|Grids are completely configurable, even to the point of not being used at all, if you prefer. You can control their color, thickness, shape (either rectangular or hex) and whether they have numbers or not.
Since kLoOge.Werks always operates at Map scale, you can also set the size of each grid “square” be be exactly the number of feet/metres that you want.
|Character sheets are a vital part of most game systems and kLoOge.Werks allows you to specify as much or as little detail in them as you like.
More is generally better, however, since the program can use that information to create dice expressions and determine hits, misses and damage.
What information is contained on the character sheet is governed by the game system definition. Since this definition is a text file, you can modify it to hold exactly what you want and display the way you like.
|Information contained on character sheets is used to generate dice expressions. Dice expressions appear as fields in the Icon’s Dice Panel. These expressions are used to roll attacks, damage, saves, checks and spells (and anything else that the game system supports).
Dice Panels are fast ways of getting to dice expressions. The contain all of an Icon’s rolls in a single place, grouped by expression type.
Information from the sheet is also displayed in Icon tool tips and in the Icon “Quick Stat” window (which you can see in the upper right-hand corner of the screenshot to the left).
|Drawn Items are used for special circumstances during play. They can represent lingering spell effects, or hazards that appear as a result of character action.
You can use Drawn Items to represent just about any shape, and they can have their own textures, fill color, outline color and opacity.
|Some game systems use the direction that a character is facing to a great extent. kLoOge.Werks allows you to indicate which way and Icon faces with a small arrow drawn over the Icon’s image.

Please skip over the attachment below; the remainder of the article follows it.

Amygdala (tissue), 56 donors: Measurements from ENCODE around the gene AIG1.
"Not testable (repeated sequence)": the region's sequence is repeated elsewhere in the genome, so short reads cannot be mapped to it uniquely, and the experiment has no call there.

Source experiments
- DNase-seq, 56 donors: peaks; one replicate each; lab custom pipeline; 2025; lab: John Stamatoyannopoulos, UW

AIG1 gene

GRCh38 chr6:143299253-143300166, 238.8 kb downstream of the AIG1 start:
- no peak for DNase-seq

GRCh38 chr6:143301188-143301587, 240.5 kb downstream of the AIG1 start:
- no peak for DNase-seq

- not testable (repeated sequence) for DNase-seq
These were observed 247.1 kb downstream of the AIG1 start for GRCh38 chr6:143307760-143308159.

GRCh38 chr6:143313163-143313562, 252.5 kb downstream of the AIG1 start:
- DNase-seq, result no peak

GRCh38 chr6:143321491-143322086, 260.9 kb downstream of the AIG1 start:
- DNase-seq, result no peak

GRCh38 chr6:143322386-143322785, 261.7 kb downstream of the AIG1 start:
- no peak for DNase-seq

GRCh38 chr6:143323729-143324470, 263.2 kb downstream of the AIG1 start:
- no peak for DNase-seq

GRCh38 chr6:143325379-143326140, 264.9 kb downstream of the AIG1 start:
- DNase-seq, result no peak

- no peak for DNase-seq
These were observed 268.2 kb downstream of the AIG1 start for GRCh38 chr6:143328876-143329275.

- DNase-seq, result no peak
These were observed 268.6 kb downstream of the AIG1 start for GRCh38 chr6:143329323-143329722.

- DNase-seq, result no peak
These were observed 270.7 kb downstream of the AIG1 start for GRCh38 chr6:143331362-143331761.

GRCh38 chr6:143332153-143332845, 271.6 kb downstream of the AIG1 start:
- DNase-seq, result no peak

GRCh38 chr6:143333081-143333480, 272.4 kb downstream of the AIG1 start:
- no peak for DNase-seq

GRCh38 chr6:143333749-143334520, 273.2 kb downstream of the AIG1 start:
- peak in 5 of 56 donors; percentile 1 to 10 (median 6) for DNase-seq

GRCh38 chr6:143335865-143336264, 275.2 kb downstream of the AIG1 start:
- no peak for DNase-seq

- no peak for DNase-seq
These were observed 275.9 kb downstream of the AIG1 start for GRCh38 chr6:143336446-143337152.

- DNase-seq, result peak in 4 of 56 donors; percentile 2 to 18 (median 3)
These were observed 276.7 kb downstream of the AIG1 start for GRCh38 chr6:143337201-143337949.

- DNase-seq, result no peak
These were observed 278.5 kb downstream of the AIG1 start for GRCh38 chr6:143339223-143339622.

|kLoOge.Werks allows you to set a transparency level for any Icon. This allows you to simulate a number of effects.
Ghosts, extra-planar creatures or characters with some form of invisibility can appear translucent.
Transparency differs from an Icon being “invisible,” which is a special state reserved for the GM, allowing him to see Icons that can’t be seen by the players at all.
|You can place images directly on a Map to enhance the gaming experience. When you make them visible to players, they will be able to view them.
|Measurement is very important to most game systems. kLoOge.Werks makes it trivial to keep track of distance. When you create a Map, you set its scale. From that point forward, every time an Icon is moved, the correct distance is instantly displayed.
What’s more, if the moving Icon is targeting another Icon, or is being targeted by other Icons (targeting indicates who is attacking whom), the adjusted distance to the targets is also displayed.
All in real time!
|In addition to images, sounds and documents, you can also place movies directly on a Map. These movies can be played by a configured player or in your browser.
|The GM can obscure portions of the Map, keeping them hidden from the players. From his view, the unexplored areas a simply shaded (you can even control what color the shading uses), but to the players they are completly opaque (as illustrated in the screenshot to the right).
You can even enable a “fog of war” mode, where only Icons carrying light sources reveal portions of the Map, which then become concealed again when the light source moves out of the area.
|Any roll can have a special color or image effect applied to it to add spice to your game. You can also assign sound effects to rolls, further enhancing the gaming experience.